Change the Rules, Don’t Change Yourself
One of my favourite quotes is from William Blake; “I must create a system or be enslaved by another man’s.” It helped me make the decision to found Irise and start working to build the kind of society I want to live in.
As a young woman it can sometimes feel like there’s a whole list of things you have to change about yourself before you’re ready for leadership. You need to be more confident, louder, less anxious etc. You don’t. You are already well equipped to lead and your leadership is necessary. Of course, you will learn along the way and develop your skills but many of the things that frustrate you about yourself are actually the key to you becoming a transformative leader.
It might seem that the system wants and rewards people who are more aggressive, louder and generally more certain of their own abilities and the truth is that there is lots of research to show that it does. But, the system is broken. It does not work for many women, as the small fraction of women at the top testifies. It is also not working more broadly; the world faces the unprecedented challenge of climate change, brought about by a model of growth and a mindset of exponential gain that is unsustainable.
Most women know first-hand how unfair the current system is. We know that it discriminates based on stereotypes and that while women might be the largest group affected, we are not the only group. It may be true that we struggle to find the confidence to lead but is it really a surprise in a system that was built by and is still largely dominated by men? Of course, we feel anxious when we are trying to operate in a world that was not built for us and that we know to be fundamentally unfair!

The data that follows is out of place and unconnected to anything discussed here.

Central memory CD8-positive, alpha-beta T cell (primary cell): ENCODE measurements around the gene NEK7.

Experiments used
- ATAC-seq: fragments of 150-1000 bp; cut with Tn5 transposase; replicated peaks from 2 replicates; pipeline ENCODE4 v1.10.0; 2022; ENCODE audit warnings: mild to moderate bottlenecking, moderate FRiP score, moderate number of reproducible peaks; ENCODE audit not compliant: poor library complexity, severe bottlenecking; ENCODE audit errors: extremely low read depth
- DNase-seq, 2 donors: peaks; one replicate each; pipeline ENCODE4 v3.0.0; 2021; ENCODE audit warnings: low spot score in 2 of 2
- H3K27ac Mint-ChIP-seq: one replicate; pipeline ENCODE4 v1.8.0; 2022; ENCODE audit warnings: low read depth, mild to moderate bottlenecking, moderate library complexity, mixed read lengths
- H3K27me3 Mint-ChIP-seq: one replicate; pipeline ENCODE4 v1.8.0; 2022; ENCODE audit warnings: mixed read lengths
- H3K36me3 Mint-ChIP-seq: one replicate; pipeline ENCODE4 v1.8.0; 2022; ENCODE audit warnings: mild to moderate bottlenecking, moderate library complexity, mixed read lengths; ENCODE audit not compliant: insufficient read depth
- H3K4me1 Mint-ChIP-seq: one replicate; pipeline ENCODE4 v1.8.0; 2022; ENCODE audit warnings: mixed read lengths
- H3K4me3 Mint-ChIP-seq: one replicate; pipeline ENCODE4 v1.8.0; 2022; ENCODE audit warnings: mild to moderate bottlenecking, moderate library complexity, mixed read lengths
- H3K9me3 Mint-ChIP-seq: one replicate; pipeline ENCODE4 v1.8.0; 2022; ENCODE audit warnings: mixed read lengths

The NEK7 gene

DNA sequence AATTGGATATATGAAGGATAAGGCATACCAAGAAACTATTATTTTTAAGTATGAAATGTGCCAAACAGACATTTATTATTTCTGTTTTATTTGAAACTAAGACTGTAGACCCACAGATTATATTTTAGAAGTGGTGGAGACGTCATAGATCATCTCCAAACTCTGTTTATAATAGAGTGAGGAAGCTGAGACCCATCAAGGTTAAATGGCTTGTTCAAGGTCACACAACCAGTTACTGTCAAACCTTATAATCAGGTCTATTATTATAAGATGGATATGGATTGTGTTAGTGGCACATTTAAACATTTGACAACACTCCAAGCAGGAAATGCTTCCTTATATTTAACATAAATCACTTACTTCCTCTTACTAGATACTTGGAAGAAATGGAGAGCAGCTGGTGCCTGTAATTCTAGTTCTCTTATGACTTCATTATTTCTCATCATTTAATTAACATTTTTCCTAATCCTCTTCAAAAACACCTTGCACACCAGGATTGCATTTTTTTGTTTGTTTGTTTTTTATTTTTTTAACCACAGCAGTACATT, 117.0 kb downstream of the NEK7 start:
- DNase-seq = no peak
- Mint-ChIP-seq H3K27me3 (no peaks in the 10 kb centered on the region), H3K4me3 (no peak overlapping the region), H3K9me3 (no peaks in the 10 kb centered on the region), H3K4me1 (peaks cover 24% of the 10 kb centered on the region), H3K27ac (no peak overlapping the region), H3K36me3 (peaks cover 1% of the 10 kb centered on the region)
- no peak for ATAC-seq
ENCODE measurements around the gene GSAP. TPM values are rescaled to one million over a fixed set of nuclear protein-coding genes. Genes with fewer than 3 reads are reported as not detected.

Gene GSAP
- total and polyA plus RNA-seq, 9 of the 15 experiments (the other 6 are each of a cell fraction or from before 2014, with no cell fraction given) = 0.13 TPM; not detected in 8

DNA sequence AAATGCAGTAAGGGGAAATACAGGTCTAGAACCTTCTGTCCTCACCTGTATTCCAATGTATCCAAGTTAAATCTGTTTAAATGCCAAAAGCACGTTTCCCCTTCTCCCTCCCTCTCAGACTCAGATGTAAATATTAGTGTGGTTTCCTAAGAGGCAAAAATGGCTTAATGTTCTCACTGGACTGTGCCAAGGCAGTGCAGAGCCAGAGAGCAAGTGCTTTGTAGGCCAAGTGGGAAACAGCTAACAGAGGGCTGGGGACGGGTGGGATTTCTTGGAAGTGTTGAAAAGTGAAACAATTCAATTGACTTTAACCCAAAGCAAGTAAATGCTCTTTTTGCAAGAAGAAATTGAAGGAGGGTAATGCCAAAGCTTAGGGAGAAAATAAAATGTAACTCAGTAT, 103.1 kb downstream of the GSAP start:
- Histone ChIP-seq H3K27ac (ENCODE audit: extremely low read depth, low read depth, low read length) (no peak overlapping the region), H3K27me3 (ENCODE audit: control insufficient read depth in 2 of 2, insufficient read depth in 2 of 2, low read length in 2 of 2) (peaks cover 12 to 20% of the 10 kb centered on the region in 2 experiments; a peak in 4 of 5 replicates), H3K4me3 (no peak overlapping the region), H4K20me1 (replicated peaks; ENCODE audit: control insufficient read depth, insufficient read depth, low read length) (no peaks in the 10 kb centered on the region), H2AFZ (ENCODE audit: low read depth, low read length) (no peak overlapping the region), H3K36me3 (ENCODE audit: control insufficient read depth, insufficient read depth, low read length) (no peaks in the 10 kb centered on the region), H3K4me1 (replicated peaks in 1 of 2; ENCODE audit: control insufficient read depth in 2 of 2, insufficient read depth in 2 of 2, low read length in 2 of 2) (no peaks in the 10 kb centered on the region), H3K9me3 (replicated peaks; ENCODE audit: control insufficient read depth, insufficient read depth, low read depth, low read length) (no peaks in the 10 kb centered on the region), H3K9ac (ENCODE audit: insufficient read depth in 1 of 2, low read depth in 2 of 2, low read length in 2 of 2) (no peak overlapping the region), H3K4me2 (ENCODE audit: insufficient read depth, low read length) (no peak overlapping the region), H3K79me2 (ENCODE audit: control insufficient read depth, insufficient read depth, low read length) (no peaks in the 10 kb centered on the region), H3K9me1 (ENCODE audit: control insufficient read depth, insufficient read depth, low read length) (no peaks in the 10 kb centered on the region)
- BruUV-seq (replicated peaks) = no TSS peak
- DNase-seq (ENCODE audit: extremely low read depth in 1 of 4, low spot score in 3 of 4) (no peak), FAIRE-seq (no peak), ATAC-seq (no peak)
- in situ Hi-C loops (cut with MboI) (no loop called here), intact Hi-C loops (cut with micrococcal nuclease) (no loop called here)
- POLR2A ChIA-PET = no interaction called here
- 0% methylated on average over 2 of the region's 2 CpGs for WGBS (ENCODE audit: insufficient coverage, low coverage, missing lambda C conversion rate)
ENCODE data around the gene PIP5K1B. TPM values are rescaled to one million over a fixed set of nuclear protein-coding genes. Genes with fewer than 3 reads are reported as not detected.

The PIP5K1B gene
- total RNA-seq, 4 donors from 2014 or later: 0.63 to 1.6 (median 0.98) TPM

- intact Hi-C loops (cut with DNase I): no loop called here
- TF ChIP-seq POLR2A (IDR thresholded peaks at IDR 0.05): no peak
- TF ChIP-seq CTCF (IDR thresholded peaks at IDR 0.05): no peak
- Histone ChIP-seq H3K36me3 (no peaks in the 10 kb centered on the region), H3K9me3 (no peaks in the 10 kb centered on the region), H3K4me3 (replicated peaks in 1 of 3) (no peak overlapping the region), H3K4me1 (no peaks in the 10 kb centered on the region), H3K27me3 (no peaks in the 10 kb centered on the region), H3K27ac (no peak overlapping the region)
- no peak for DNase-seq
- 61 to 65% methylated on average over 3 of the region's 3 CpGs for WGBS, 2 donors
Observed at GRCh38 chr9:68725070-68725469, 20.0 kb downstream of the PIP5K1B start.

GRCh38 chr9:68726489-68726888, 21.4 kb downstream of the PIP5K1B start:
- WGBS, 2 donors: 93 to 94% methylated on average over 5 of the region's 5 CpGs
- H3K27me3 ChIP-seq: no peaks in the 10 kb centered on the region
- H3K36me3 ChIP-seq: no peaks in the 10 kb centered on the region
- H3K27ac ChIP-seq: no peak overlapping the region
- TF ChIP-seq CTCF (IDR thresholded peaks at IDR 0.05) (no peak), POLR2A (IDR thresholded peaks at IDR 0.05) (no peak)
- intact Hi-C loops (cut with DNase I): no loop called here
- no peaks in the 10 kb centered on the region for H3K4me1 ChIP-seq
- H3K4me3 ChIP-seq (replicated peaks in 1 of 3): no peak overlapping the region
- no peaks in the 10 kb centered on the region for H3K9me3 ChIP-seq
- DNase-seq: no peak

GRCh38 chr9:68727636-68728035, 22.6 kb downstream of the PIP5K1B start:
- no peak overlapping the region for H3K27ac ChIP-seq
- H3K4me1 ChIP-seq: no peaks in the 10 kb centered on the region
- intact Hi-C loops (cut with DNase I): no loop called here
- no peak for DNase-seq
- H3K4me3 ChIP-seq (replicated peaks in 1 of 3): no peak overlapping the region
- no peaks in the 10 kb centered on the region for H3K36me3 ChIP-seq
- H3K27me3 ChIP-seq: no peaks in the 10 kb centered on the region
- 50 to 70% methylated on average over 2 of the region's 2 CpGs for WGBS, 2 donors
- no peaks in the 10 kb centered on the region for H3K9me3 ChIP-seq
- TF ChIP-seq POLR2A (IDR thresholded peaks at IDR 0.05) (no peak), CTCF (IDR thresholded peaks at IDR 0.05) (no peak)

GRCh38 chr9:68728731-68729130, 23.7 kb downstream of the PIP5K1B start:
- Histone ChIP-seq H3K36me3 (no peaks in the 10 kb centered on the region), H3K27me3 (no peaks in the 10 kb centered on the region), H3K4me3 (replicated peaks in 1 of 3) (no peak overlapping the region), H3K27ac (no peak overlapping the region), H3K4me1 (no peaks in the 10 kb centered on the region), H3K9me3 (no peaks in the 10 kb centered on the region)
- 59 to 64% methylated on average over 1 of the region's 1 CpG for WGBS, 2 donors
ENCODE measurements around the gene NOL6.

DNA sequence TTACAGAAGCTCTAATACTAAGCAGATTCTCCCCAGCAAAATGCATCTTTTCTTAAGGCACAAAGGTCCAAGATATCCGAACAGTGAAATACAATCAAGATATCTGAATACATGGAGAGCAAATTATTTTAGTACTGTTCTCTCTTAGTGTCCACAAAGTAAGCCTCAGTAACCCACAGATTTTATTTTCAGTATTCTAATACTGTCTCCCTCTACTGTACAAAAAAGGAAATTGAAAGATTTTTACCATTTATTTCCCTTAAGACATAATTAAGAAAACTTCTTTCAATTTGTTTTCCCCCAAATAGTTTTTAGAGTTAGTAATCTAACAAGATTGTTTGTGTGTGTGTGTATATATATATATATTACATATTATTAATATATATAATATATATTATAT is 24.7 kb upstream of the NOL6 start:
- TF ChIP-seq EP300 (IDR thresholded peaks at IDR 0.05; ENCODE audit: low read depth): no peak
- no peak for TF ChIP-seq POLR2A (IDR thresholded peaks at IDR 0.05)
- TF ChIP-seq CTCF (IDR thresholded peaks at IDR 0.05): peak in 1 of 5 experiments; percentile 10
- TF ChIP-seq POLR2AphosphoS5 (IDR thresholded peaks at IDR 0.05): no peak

It can feel like you are faced with the insurmountable challenge of changing yourself to realise your ambitions but there is another way. You can change the system. You are part of the largest group disadvantaged by the current system that can claim a shared identity and purpose. Young women see the flaws that those who have been consistently rewarded and served by the system will struggle to see, and the number of highly educated, skilled women is rapidly increasing. Even some of the things you think you need to change about yourself will become assets in a quest to alter the way things are done.; a more collaborative approach can help win over hearts and minds and build the consensus needed for long term change.
A movement of young women can realise a vision of a fairer, more sustainable society by choosing to change the rules rather than follow them.
So, take every opportunity to change the system rather than change yourself to meet its requirements. Connect and support like-minded people, keep the pink hair if it makes you feel like you, don’t apologise for changing a nappy on the out of hours conference call, and collaborate rather than compete if you are more comfortable working that way. It won’t always be easy but it will pave the way for others to choose an alternative path and if enough of us do it we will transform the way things are done forever.
Emily has been working full time as CEO of Irise since she was 25, growing it from a grassroots group with a £10,000 grant into an international NGO with 16 staff across two continents, working in partnership with governments and universities to realise period equality for everyone. In 2019 she received the Power Together Award from the Global Women Political Leaders Forum in recognition of Irise’s contribution to creating a global movement to end period poverty and shame. She is also a co-convener on the UK government’s Period Poverty Task Force. Emily believes that when young women lead they can transform the world.